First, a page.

It's an aviation type of museum. Not as exciting as what my imagination could drum up.
We were rushing for the border. Day 3 and we were crossing from The Netherlands into Germany. And yet, our Dutch friends never ceased to amaze us. This museum sign is literally in the middle of nowhere on some back country road. Since of our hurry we never did get to check it out. Lucky for me, the internet let me have a second chance. PS, my friend biked all the way to Budapest, this being his only faux injury. No poles with museum signs were harmed during the taking of the picture.
Belgium Beer is lovely. Maes particularly, from what I remember, sparked my fancy for being both refreshing and strong for a light beer. It was the name that I wasn’t a fan of.
Why? Well…I shall give the shortened account of my dilemma. Germany is a country that I will fondly remember for several reasons. Asides from the obvious, history, architecture and the short that are attached to the suspenders, there is an overlooked Germanic food that doesn’t get enough attention and I don’t believe has a fan club. Until now. Doner Kebabs, the Adonis of foods, the thing I will eat even after consuming All You Can Eat fill in the blank blank. If Doner Kebab could think, was a practicing Catholic, who loved playing practical jokes on members of the HA, bye bye Judaism, say hello to one missing persons who is most definitely a Catholic. The discovery of the amazing bit of culinary cuisine in Germany was riddled with mysteries…Why was this a Doner, not a Donair or a Gyro that just tasted way awesomer? Where was this mythical smorgasbord of meat, sweet sauces and pita from? If you don’t know what it is…you have been living without real love. This is what you’ve been missing:
Okay. Back to the point of the picture. One of the mysteries at the where Doner Kebabs came from was answered incorrectly by a Native German in Munster. Turkey was there birthplace…he was sure of it. I trusted him, boy was I foolish. So my feverish search for the creme de la creme of Doners was heading the completely wrong direction. I thought, well Germany makes some pretty tasty doners, with perfectly sliced meat, nice, homemade pita and equally distributed sauce. Surely countries closer to Turkey could top this. The letdown was multiplied again and again. Each country I came to I tried to consume my favourite past time, but time and time it was a terrible experience that tore at my very soul. The pita was store bought, the veggies pre sliced and heated, the meat was spiceless, limp, with no give and the sauce was tobasco spice, as opposed to hot and sweet. But the biggest offence is the additions. The first was the jump off point for the downward spiral of this epic champion. Corn aka Mais, of the canned variety, of the probably punctured can that has sat on the shelf variety, was added to each and every Doner. It was laid on like beans. It was like people ate this unfit misrepresentations and I grew more and more callous, because they did not know what they were missing. Way to go mais…way to send the okay to Bulgaria to put french fries all up in the Doner. Shame on you.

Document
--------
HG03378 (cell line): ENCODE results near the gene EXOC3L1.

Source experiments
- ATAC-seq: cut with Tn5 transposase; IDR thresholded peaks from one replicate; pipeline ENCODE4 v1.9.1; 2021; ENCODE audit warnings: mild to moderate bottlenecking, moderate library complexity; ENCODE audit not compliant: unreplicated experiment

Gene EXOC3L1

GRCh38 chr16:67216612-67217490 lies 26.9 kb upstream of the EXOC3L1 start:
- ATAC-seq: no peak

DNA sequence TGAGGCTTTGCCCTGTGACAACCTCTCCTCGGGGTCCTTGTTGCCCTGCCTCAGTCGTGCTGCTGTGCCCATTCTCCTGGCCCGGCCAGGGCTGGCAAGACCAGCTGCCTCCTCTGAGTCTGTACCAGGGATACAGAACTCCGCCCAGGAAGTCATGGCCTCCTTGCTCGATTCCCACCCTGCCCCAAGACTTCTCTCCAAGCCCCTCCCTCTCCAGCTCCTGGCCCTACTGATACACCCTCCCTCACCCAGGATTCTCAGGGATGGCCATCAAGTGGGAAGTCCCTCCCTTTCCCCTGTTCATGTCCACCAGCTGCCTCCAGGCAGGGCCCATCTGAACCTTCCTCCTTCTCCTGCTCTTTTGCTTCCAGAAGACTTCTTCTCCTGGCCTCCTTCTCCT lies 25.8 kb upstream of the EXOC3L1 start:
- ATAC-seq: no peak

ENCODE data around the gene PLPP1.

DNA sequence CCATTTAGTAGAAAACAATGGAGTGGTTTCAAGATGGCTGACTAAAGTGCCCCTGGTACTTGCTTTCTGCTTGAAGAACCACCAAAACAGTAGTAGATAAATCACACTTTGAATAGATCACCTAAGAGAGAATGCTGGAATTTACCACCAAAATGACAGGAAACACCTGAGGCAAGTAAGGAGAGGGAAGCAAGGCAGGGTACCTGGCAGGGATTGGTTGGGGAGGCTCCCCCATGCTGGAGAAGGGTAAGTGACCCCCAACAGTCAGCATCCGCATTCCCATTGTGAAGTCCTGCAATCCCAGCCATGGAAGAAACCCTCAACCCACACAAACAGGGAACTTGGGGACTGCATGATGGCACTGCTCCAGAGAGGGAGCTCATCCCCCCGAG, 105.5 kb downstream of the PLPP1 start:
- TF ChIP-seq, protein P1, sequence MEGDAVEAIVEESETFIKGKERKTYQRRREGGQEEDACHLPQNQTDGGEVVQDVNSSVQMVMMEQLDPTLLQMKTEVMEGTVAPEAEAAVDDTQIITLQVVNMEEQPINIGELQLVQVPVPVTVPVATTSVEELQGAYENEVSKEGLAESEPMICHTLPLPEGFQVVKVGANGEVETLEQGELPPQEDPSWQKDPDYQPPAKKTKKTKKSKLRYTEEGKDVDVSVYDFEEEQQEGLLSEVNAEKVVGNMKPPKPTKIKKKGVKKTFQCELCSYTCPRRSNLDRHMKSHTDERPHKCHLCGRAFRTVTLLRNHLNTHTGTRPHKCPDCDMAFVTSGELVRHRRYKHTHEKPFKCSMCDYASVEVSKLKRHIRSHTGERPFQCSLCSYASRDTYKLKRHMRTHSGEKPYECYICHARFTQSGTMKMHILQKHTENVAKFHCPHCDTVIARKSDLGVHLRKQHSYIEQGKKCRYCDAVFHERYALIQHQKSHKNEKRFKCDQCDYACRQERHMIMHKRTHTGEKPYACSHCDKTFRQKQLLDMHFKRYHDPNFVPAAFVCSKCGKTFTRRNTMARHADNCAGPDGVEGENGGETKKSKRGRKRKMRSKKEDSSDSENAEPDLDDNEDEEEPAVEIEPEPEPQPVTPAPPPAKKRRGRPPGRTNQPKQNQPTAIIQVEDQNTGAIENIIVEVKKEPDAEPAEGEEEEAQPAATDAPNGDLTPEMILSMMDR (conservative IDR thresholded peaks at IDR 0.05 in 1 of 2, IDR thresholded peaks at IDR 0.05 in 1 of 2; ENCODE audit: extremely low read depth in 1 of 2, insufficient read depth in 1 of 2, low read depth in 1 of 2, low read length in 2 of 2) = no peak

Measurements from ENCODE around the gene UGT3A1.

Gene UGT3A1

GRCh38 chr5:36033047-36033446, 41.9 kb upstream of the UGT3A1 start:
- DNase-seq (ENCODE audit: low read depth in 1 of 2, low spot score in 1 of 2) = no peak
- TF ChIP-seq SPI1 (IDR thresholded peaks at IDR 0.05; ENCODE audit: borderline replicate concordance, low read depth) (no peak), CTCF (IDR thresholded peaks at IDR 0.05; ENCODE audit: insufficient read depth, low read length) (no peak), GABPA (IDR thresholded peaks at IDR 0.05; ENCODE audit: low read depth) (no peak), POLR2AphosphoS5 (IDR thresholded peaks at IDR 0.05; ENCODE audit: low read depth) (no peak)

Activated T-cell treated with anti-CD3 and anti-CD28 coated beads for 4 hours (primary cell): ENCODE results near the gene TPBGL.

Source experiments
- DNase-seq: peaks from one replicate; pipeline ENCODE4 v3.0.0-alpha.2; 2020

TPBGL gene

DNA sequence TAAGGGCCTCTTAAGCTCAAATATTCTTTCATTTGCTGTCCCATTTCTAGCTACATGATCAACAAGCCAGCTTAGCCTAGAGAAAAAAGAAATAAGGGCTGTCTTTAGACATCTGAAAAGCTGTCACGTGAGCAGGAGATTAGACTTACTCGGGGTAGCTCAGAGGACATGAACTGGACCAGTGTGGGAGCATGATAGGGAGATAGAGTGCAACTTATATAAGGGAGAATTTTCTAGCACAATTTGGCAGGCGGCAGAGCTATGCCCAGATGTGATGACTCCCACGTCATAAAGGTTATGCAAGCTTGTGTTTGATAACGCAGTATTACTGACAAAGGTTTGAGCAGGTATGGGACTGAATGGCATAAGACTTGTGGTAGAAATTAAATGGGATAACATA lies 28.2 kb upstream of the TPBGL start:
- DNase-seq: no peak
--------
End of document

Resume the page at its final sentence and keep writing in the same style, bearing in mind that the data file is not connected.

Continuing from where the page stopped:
Adrian, a fellow cyclopedian, taking a higher resolutioned image of the beautiful scenery.
Svoge. A town like many others where we stopped to enjoy the lush scenery for a few, idling moments, just enough time to catch our breaths and then we were off, down another hill or along the side of another mountain pass. Time is so crucial when you’re on two wheels and have some place to be. You can’t meander as much as you’d like to meander, you can’t bask as much as you’d like to bask. But it gives you a postcard, a reminder of where you’d like to return to. I’d like to return to Svoge.
After conquering a few days before of torrential down pour, that made it so the road and the sky were one, constant, grey, maniacal flood, it was nice to have a middle of the road weather day, not too hot, not too cloudy, not to wet. The Bulgarian country side was new to us as we headed through beautifully lush, jutting cliffs, switchbacks that seemingly played tricksters, luring you to plunge from wheel or panier first into the brown, slow moving Iskar River below. Towns like this in the Sophia province, seemed to appear out of no where around every bend, looking like small hamlets, yet a bit more sterile and grey in architecture. It was quite a surprise that the lead up to Sophia, the capital, was miniscule, off tune slide whistle, as opposed to a whole cavalcade of wind instruments, blowing, red in the face, with victory!